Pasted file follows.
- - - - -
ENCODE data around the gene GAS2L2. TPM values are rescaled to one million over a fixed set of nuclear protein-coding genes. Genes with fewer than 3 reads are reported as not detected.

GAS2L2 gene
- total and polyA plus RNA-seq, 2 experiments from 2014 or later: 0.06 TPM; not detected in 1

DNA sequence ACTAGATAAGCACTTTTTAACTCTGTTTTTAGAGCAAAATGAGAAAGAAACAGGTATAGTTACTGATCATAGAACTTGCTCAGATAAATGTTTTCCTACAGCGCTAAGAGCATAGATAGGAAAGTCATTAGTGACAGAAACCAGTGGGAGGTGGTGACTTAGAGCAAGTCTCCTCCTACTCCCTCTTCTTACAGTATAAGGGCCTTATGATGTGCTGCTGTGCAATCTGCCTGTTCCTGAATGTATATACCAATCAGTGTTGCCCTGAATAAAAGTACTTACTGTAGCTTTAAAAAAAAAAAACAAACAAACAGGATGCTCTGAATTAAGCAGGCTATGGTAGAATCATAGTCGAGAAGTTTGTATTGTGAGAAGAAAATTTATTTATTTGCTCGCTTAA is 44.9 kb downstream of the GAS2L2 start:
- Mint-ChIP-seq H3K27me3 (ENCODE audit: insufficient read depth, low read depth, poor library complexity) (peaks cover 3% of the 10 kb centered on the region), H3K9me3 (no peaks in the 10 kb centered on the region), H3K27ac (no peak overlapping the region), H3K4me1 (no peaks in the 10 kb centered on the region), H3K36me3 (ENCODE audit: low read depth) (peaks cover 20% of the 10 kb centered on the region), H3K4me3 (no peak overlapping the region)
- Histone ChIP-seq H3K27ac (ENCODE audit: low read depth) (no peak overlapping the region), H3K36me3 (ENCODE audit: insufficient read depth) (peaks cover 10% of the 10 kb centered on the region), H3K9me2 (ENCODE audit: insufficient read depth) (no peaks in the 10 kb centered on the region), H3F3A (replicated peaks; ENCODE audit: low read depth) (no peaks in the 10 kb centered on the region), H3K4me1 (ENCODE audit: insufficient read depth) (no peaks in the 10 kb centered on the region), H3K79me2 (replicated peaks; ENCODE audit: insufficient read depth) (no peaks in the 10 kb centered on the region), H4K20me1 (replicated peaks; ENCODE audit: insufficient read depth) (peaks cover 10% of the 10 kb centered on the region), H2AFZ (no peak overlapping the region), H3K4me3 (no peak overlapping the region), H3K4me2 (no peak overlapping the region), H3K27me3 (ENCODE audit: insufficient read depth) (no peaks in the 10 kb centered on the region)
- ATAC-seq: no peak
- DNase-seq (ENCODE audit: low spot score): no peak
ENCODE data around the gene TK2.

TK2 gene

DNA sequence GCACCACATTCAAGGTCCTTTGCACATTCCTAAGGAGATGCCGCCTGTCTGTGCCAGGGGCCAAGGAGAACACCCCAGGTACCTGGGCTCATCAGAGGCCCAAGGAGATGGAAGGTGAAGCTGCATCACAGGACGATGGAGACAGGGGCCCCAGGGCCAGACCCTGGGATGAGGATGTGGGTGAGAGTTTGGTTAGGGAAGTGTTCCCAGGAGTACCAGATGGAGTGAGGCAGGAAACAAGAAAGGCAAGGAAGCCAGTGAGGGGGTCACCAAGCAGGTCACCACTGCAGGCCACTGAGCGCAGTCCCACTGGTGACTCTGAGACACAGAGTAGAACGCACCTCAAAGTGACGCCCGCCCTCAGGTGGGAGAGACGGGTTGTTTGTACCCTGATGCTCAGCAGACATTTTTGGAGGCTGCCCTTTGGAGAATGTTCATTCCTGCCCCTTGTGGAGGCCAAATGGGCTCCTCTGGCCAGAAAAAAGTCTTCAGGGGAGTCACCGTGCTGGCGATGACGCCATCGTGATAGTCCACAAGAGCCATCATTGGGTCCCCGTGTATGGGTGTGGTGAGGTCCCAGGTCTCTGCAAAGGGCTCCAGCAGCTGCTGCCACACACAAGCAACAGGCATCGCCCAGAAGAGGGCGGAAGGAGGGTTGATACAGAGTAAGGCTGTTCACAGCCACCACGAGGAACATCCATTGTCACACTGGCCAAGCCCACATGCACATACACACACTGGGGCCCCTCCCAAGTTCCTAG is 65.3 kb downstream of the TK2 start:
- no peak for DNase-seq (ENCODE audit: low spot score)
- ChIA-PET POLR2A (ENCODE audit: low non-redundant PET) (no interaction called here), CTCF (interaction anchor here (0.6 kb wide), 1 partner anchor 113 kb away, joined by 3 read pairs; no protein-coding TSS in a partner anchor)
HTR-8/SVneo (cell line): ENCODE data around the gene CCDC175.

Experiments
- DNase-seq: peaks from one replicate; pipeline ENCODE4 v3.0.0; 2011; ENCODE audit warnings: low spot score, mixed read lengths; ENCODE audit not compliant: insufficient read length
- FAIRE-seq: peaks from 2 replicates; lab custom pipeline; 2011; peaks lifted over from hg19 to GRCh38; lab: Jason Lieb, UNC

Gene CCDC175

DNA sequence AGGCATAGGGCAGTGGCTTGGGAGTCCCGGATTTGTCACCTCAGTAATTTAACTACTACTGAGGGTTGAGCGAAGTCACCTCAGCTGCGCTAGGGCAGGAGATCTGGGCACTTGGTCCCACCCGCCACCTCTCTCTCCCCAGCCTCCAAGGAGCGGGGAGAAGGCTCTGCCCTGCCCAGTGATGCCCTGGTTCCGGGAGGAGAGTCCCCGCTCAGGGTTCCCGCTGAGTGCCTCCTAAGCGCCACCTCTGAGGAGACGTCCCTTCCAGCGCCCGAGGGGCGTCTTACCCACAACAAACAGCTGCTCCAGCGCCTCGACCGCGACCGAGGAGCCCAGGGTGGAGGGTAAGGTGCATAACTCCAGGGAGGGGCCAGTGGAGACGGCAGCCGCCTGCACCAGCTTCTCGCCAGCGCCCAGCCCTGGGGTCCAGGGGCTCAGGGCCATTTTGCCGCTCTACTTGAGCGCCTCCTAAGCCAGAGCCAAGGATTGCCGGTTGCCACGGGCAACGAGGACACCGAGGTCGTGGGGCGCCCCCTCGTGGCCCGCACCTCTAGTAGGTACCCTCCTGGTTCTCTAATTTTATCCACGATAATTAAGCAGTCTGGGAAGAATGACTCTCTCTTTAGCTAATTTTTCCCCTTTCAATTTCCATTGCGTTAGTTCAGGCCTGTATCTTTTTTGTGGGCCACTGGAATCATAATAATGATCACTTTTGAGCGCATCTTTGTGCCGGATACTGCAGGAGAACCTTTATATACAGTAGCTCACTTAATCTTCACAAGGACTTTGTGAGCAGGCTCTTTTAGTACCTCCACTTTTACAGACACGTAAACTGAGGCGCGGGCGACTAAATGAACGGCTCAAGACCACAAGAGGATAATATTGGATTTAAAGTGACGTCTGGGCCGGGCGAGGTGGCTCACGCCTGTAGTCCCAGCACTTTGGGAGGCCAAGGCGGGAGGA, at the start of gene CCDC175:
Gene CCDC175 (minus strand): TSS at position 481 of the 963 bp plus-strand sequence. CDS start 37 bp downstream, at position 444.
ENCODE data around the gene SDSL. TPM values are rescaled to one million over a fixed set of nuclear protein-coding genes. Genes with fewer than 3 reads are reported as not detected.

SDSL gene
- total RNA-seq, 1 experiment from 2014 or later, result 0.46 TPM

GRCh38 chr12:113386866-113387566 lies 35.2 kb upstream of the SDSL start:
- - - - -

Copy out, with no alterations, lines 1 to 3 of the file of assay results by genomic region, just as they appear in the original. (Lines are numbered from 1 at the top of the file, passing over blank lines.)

ENCODE data around the gene GAS2L2. TPM values are rescaled to one million over a fixed set of nuclear protein-coding genes. Genes with fewer than 3 reads are reported as not detected.

GAS2L2 gene
- total and polyA plus RNA-seq, 2 experiments from 2014 or later: 0.06 TPM; not detected in 1